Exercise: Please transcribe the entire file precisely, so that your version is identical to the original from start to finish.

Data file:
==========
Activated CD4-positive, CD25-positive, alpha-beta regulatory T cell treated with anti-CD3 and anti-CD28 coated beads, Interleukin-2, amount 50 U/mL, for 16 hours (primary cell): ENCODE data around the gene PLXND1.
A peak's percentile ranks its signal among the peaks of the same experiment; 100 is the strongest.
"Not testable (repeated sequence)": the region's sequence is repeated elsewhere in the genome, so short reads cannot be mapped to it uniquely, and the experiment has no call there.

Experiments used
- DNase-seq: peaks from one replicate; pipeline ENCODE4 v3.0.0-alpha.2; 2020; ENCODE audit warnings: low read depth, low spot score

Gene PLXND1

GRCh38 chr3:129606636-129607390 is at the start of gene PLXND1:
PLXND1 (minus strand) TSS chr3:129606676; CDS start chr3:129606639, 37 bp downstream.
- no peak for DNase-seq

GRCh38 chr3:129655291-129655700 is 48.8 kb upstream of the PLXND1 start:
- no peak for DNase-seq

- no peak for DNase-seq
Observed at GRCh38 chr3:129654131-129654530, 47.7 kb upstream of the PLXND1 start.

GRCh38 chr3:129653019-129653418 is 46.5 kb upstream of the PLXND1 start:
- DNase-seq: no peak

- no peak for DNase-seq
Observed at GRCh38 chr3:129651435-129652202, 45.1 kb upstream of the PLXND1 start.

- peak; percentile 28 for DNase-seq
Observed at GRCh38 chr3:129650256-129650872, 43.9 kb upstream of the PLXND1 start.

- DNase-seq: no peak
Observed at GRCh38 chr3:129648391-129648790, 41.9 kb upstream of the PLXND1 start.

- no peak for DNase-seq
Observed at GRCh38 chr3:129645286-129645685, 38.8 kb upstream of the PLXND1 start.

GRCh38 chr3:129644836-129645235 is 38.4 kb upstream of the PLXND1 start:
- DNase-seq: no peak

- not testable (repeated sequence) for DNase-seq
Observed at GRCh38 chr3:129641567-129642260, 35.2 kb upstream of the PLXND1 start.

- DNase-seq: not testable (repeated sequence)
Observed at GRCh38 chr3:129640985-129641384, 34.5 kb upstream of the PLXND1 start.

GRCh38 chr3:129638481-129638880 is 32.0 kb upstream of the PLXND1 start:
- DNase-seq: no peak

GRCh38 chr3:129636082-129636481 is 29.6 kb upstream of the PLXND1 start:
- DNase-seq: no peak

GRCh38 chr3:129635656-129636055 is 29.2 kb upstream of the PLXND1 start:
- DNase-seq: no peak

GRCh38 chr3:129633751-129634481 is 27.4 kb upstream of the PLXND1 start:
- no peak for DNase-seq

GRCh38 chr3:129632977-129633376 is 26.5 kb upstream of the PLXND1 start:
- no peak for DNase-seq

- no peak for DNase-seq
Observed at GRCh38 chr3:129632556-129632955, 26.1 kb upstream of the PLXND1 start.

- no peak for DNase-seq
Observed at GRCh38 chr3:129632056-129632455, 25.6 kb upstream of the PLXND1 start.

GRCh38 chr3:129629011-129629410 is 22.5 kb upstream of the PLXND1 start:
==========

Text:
Activated CD4-positive, CD25-positive, alpha-beta regulatory T cell treated with anti-CD3 and anti-CD28 coated beads, Interleukin-2, amount 50 U/mL, for 16 hours (primary cell): ENCODE data around the gene PLXND1.
A peak's percentile ranks its signal among the peaks of the same experiment; 100 is the strongest.
"Not testable (repeated sequence)": the region's sequence is repeated elsewhere in the genome, so short reads cannot be mapped to it uniquely, and the experiment has no call there.

Experiments used
- DNase-seq: peaks from one replicate; pipeline ENCODE4 v3.0.0-alpha.2; 2020; ENCODE audit warnings: low read depth, low spot score

Gene PLXND1

GRCh38 chr3:129606636-129607390 is at the start of gene PLXND1:
PLXND1 (minus strand) TSS chr3:129606676; CDS start chr3:129606639, 37 bp downstream.
- no peak for DNase-seq

GRCh38 chr3:129655291-129655700 is 48.8 kb upstream of the PLXND1 start:
- no peak for DNase-seq

- no peak for DNase-seq
Observed at GRCh38 chr3:129654131-129654530, 47.7 kb upstream of the PLXND1 start.

GRCh38 chr3:129653019-129653418 is 46.5 kb upstream of the PLXND1 start:
- DNase-seq: no peak

- no peak for DNase-seq
Observed at GRCh38 chr3:129651435-129652202, 45.1 kb upstream of the PLXND1 start.

- peak; percentile 28 for DNase-seq
Observed at GRCh38 chr3:129650256-129650872, 43.9 kb upstream of the PLXND1 start.

- DNase-seq: no peak
Observed at GRCh38 chr3:129648391-129648790, 41.9 kb upstream of the PLXND1 start.

- no peak for DNase-seq
Observed at GRCh38 chr3:129645286-129645685, 38.8 kb upstream of the PLXND1 start.

GRCh38 chr3:129644836-129645235 is 38.4 kb upstream of the PLXND1 start:
- DNase-seq: no peak

- not testable (repeated sequence) for DNase-seq
Observed at GRCh38 chr3:129641567-129642260, 35.2 kb upstream of the PLXND1 start.

- DNase-seq: not testable (repeated sequence)
Observed at GRCh38 chr3:129640985-129641384, 34.5 kb upstream of the PLXND1 start.

GRCh38 chr3:129638481-129638880 is 32.0 kb upstream of the PLXND1 start:
- DNase-seq: no peak

GRCh38 chr3:129636082-129636481 is 29.6 kb upstream of the PLXND1 start:
- DNase-seq: no peak

GRCh38 chr3:129635656-129636055 is 29.2 kb upstream of the PLXND1 start:
- DNase-seq: no peak

GRCh38 chr3:129633751-129634481 is 27.4 kb upstream of the PLXND1 start:
- no peak for DNase-seq

GRCh38 chr3:129632977-129633376 is 26.5 kb upstream of the PLXND1 start:
- no peak for DNase-seq

- no peak for DNase-seq
Observed at GRCh38 chr3:129632556-129632955, 26.1 kb upstream of the PLXND1 start.

- no peak for DNase-seq
Observed at GRCh38 chr3:129632056-129632455, 25.6 kb upstream of the PLXND1 start.

GRCh38 chr3:129629011-129629410 is 22.5 kb upstream of the PLXND1 start: